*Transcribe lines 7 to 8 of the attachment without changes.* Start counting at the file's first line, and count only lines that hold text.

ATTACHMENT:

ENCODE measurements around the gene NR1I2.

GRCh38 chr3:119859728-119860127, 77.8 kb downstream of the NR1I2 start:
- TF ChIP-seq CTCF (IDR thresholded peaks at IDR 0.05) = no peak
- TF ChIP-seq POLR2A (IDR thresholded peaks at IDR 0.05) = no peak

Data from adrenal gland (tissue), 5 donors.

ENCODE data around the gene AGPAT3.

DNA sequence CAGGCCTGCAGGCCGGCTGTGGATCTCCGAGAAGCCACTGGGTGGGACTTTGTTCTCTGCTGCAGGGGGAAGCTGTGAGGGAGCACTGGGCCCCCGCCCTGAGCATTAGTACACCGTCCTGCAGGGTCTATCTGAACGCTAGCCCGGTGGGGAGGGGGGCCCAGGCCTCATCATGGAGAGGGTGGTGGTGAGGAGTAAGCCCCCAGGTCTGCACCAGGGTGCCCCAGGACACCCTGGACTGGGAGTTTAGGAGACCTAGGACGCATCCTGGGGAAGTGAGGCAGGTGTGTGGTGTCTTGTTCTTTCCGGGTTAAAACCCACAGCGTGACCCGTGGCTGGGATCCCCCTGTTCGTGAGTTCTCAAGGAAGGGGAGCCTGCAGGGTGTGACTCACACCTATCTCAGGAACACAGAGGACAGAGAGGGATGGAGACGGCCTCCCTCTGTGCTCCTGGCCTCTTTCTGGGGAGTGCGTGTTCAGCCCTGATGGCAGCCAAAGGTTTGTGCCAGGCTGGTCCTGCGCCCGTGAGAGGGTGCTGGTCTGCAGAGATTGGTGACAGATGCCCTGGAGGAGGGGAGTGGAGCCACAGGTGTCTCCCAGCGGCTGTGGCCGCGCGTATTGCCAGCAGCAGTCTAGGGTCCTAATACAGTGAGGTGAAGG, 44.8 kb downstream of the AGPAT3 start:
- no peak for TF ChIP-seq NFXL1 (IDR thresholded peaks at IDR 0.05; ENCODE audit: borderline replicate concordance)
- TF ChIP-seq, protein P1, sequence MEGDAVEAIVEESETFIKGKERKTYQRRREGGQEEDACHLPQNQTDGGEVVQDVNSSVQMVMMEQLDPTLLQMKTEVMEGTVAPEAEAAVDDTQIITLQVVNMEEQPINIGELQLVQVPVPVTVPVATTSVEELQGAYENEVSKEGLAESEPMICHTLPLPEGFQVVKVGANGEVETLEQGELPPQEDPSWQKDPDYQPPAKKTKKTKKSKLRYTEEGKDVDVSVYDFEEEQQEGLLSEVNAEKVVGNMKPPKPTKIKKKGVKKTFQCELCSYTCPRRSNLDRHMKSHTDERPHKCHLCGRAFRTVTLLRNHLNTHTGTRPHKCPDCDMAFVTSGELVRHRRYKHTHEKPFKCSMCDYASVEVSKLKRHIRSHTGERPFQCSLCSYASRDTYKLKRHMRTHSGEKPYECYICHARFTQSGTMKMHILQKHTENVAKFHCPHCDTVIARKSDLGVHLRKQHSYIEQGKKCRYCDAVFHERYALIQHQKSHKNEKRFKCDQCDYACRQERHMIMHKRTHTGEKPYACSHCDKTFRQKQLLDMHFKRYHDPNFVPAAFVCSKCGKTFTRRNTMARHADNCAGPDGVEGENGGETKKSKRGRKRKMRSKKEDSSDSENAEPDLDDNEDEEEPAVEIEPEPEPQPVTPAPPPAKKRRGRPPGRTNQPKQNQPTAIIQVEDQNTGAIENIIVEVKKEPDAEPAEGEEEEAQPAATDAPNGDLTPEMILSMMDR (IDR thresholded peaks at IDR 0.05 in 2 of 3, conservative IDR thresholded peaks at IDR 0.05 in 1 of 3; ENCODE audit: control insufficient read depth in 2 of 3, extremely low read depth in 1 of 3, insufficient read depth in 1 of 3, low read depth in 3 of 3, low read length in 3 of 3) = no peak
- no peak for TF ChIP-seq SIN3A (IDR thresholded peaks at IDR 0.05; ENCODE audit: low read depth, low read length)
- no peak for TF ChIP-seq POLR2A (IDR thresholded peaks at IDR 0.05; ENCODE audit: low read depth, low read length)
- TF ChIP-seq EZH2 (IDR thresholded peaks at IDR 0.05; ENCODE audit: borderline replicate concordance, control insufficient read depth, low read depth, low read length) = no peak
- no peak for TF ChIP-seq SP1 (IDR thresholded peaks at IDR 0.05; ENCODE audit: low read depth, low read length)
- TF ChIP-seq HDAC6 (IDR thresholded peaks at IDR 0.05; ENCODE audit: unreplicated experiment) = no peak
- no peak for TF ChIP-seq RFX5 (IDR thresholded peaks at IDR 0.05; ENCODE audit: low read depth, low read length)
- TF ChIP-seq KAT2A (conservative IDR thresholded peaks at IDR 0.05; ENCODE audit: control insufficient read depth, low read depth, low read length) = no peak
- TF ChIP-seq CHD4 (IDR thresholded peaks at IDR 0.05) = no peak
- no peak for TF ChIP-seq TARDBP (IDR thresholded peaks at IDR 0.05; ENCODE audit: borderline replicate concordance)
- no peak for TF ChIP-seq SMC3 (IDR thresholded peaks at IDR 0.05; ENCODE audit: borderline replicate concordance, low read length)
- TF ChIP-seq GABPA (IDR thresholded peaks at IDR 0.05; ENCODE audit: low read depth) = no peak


DNA sequence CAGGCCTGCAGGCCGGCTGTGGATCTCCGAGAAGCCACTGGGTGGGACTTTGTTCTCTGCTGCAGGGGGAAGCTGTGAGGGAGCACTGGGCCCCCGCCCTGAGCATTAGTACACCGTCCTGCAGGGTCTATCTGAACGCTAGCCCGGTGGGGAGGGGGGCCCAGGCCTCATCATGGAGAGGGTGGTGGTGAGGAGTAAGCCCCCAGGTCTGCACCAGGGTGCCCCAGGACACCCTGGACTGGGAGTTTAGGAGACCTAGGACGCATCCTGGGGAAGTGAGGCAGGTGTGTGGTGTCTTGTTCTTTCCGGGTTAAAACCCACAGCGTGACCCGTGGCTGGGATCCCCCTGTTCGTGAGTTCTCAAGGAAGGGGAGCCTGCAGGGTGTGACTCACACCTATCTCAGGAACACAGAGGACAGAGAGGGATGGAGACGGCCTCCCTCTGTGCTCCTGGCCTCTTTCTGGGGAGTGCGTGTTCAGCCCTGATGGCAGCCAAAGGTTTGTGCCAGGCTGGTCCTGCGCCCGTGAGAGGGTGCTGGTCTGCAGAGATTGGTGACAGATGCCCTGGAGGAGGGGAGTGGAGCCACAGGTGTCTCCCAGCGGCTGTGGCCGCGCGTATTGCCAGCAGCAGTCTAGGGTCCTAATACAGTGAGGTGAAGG, 44.8 kb downstream of the AGPAT3 start:
- no peak for TF ChIP-seq NFXL1 (IDR thresholded peaks at IDR 0.05; ENCODE audit: borderline replicate concordance)